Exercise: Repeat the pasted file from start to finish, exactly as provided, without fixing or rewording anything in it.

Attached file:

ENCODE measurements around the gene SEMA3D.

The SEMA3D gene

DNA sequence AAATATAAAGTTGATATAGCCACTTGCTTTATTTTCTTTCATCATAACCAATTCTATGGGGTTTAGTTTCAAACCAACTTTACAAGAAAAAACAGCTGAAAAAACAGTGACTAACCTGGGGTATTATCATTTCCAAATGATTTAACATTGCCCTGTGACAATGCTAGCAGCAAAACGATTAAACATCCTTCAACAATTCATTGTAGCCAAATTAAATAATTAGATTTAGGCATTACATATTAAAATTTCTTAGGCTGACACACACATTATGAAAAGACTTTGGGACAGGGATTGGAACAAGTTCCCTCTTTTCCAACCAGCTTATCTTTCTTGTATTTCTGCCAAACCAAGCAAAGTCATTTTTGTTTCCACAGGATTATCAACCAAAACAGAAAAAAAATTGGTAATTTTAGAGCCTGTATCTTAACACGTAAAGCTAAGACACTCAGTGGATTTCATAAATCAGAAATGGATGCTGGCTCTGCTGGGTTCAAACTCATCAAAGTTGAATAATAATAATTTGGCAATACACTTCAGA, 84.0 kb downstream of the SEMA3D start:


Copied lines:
ENCODE measurements around the gene SEMA3D.

The SEMA3D gene

DNA sequence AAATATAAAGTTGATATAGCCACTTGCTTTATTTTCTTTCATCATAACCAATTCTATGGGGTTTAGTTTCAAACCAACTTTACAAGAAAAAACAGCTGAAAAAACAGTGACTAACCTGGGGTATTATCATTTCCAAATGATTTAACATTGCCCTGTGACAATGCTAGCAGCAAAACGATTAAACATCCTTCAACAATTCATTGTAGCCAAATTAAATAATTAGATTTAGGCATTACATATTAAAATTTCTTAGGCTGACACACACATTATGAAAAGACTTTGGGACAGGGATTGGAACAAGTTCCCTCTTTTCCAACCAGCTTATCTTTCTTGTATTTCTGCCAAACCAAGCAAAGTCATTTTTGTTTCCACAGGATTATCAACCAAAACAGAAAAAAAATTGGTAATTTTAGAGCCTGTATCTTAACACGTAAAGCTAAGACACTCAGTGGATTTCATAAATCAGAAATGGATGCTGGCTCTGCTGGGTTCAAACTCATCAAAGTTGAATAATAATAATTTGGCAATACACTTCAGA, 84.0 kb downstream of the SEMA3D start: